A major pitfall is that the binding semantics for undefined variables—i.e. variables not defined with
defvar and friends—change with
lexical-binding: Without it,
let binds everything dynamically, but with
lexical-binding enabled undefined variables are bound lexically, and even elided completely if unused in the current lexical scope.
Old code sometimes relies on this. To avoid hard dependencies for optional features, it'd bind dynamic variables without requiring the corresponding library or declaring the variable itself:
(let ((cook-eggs-enabled t))
If the cooking feature is optional, we don't want to force unnecessary dependencies onto the user, so we don't use
(require 'cook) and instead rely on autoloading of the
It's obvious for the human reader that
cook-eggs-enabled is not a local variable, but still refers to some global dynamic variable from the
cook library here. Without
lexical-binding this code works as intended:
cook-eggs-enabled is bound dynamically, whether defined or not.
lexical-binding however, it breaks:
cook-eggs-enabled is now bound lexically (and then optimized away, because it's not used), so the global dynamic variable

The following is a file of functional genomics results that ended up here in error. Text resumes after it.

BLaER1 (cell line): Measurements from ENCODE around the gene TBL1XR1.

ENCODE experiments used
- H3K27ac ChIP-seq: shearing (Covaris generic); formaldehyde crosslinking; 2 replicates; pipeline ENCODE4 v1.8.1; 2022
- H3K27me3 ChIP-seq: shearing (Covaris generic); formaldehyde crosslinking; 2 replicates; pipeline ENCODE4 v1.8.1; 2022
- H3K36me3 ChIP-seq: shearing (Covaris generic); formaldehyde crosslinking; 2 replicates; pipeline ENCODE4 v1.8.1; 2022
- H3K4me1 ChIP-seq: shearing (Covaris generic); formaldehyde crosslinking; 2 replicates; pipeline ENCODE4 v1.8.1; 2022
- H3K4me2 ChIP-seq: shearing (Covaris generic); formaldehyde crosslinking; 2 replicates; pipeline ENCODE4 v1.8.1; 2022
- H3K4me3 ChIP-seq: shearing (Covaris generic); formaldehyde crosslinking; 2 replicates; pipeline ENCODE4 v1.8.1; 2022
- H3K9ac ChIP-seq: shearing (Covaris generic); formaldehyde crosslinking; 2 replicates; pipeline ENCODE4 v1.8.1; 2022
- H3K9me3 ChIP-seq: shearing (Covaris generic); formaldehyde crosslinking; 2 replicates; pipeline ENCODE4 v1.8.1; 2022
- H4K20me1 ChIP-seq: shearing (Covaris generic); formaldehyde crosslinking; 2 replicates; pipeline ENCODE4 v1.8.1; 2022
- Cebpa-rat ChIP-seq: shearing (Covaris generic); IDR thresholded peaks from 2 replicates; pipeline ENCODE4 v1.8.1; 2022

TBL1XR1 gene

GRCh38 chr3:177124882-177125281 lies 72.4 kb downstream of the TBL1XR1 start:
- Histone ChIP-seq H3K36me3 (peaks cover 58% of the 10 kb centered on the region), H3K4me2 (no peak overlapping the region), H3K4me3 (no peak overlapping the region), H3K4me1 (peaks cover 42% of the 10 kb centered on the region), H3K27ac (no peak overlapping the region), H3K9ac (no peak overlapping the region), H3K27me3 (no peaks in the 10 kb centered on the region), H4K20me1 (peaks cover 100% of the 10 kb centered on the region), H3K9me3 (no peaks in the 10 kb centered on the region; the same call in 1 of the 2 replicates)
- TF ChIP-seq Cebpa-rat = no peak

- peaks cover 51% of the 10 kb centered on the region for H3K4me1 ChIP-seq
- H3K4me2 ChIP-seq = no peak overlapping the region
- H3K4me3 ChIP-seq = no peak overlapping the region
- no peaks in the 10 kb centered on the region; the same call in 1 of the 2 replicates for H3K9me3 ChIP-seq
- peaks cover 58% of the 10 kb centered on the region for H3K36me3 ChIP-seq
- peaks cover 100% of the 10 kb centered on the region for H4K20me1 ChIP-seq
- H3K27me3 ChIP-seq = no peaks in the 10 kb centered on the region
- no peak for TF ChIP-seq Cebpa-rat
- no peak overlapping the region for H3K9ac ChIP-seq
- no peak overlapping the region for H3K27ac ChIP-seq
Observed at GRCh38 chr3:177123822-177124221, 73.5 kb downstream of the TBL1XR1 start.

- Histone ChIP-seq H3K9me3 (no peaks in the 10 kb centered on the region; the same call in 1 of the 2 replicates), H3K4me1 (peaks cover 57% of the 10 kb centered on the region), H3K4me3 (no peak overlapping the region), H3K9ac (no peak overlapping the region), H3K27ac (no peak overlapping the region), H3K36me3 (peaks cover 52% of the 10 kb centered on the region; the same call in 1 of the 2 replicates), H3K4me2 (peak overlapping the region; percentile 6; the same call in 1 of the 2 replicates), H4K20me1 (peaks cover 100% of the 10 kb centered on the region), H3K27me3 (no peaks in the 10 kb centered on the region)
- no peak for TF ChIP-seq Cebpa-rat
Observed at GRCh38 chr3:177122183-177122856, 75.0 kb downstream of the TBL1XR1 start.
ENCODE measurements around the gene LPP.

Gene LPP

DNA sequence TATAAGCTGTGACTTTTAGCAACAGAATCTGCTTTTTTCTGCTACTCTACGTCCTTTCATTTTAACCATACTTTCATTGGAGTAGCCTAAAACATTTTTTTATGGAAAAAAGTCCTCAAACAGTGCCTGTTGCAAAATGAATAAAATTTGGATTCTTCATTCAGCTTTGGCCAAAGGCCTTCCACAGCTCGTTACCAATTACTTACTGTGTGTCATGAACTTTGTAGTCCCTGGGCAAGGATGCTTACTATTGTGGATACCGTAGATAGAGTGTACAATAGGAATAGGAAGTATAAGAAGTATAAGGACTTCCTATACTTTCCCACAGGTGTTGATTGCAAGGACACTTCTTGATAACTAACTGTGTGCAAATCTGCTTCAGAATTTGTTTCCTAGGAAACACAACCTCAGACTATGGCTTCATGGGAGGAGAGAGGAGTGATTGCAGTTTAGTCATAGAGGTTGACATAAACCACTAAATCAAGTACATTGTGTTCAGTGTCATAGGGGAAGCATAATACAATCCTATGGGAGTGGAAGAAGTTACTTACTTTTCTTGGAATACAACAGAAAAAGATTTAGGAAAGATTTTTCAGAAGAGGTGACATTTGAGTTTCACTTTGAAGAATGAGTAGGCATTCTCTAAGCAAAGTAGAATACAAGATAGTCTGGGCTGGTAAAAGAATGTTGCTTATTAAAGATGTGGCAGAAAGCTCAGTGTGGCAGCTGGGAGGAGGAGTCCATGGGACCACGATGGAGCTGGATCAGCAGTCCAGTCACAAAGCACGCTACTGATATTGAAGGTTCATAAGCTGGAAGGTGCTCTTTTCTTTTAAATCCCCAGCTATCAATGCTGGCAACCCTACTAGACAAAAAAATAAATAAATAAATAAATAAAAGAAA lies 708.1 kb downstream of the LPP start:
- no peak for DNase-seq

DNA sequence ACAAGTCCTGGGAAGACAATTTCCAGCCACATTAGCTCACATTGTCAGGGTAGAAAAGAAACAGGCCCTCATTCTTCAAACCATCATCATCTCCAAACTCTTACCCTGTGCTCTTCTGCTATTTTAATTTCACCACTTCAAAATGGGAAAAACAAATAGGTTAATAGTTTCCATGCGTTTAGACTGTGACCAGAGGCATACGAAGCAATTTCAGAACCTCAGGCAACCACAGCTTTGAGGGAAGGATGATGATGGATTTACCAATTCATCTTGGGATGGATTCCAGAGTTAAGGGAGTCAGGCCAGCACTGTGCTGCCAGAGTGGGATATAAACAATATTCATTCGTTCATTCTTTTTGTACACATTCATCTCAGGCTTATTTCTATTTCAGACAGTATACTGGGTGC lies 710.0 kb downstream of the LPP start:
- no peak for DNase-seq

cook-eggs-enabled is not ever touched at all and still
nil by the time
cook-my-meal is called, so we surprisingly won't have any eggs in our meal.
Luckily, these issues are very easy to spot: The byte compiler naturally warns about an unused lexical binding here.
The fix is simple: Either add a
(require 'cook) (for features that aren't really optional anyway), or—to avoid hard dependencies—declare the variable as dynamic variable in your own code. There is a special
defvar form for this:
cook-eggs-enabled as dynamic variable, but doesn't affect the docstring, the
load-history (and thus
find-variable and friends) or anything else, except the binding nature of the variable.